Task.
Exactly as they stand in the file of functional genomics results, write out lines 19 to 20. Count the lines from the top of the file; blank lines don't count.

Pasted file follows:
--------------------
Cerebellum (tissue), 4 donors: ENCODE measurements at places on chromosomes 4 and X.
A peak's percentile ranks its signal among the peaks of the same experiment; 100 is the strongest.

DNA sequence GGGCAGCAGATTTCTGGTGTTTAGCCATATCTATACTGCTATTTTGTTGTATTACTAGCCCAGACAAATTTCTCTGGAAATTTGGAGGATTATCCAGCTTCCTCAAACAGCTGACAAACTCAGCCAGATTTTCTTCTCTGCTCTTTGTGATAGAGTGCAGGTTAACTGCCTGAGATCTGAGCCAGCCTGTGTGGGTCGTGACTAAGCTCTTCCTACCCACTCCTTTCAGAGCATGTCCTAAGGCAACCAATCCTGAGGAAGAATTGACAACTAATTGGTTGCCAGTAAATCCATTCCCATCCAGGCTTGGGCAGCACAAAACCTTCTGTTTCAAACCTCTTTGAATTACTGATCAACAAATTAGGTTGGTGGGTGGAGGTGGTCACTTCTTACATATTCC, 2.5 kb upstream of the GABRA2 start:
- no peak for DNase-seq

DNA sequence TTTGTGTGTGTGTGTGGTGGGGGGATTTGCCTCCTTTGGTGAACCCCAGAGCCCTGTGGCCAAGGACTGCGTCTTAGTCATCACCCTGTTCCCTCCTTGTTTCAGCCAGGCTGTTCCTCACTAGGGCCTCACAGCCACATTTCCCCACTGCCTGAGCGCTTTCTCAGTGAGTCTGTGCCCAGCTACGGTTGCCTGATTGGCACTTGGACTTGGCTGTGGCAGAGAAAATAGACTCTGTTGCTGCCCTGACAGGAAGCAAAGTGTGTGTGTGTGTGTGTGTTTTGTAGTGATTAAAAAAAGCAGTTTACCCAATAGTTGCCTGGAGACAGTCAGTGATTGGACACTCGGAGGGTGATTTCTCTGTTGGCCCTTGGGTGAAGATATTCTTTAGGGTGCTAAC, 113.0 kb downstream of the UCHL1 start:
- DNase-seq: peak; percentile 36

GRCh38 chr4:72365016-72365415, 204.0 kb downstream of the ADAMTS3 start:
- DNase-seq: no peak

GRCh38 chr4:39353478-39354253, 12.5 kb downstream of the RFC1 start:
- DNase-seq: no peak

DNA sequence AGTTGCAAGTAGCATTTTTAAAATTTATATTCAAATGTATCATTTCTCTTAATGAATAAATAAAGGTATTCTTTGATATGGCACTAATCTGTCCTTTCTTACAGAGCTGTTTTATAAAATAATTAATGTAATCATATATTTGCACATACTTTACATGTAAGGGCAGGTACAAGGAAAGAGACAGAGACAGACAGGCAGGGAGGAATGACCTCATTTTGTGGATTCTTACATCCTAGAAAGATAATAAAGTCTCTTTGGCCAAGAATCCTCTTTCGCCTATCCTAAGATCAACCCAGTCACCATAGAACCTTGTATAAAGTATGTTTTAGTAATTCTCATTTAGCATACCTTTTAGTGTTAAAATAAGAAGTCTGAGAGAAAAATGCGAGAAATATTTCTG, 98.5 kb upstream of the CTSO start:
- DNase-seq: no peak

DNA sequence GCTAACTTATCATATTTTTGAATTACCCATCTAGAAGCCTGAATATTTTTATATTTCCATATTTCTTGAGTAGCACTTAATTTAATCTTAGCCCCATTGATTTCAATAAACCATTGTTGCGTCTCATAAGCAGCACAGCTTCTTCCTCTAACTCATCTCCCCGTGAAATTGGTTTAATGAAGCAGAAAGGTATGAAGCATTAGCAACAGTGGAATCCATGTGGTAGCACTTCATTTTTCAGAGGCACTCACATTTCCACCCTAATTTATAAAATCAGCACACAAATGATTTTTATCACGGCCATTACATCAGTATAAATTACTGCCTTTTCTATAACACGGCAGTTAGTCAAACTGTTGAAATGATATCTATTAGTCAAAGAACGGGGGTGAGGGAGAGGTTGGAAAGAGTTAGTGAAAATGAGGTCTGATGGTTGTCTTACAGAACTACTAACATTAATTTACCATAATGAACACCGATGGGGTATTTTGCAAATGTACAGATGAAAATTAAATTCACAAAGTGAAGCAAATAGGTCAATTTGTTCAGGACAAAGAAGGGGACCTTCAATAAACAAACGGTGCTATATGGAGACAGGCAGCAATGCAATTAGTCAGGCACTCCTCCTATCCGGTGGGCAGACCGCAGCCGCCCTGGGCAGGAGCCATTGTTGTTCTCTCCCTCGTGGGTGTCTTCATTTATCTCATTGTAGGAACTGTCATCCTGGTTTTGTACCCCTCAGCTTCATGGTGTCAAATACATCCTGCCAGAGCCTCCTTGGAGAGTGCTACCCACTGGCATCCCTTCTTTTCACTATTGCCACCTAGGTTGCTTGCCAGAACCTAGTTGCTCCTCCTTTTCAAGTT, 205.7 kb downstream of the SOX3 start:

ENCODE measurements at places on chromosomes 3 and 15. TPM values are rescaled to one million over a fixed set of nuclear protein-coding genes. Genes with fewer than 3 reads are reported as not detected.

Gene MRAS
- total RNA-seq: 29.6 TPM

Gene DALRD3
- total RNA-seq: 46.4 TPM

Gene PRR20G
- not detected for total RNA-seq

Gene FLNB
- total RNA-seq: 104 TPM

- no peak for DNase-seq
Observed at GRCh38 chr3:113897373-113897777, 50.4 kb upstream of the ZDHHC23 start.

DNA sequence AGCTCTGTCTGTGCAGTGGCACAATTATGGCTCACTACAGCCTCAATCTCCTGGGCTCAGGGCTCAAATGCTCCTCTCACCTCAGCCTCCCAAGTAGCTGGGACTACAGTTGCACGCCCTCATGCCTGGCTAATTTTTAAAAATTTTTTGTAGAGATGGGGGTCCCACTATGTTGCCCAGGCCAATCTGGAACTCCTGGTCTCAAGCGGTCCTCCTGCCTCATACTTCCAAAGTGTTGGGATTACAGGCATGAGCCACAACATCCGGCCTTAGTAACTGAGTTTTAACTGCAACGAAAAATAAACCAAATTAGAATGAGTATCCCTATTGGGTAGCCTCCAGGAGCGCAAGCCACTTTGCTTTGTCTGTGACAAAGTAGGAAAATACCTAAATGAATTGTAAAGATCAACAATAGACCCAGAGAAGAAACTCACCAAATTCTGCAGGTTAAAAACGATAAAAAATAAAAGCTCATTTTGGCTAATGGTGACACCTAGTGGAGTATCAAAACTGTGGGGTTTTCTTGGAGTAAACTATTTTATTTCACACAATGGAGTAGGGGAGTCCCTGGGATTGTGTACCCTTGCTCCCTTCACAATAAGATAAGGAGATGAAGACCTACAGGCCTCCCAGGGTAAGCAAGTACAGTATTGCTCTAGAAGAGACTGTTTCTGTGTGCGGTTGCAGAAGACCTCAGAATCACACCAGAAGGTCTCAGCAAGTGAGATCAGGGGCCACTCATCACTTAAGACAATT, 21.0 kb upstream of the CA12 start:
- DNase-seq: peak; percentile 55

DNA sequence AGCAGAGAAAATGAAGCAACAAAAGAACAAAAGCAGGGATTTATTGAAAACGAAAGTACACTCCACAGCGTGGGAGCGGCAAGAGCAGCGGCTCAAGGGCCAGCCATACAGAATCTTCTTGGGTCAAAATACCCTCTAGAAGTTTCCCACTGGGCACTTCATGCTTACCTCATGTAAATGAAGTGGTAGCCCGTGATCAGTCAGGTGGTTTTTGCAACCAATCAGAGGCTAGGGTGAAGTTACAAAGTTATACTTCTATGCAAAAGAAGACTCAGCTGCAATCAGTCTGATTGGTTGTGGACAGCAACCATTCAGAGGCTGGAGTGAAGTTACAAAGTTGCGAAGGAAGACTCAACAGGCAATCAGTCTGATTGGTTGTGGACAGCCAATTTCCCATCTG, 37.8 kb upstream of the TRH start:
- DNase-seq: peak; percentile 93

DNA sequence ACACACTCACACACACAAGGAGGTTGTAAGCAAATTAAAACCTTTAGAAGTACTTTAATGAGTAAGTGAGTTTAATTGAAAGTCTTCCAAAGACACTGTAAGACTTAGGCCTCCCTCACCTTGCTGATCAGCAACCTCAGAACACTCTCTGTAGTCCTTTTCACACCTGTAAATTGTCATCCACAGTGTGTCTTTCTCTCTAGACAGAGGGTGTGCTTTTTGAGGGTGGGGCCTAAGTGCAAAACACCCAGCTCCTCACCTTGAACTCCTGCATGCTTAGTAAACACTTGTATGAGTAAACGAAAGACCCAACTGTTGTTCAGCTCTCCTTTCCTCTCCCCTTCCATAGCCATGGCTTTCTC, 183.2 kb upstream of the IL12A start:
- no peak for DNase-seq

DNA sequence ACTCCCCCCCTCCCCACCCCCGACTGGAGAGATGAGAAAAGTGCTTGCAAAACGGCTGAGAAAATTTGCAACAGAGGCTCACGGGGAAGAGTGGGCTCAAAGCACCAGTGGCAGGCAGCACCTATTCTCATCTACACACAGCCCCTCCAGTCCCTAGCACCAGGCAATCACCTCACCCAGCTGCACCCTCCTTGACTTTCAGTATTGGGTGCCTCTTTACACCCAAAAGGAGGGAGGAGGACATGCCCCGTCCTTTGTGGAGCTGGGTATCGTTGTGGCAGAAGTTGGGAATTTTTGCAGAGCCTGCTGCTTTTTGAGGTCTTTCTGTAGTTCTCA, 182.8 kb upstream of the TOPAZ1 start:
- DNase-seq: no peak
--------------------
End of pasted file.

Gene PRR20G
- not detected for total RNA-seq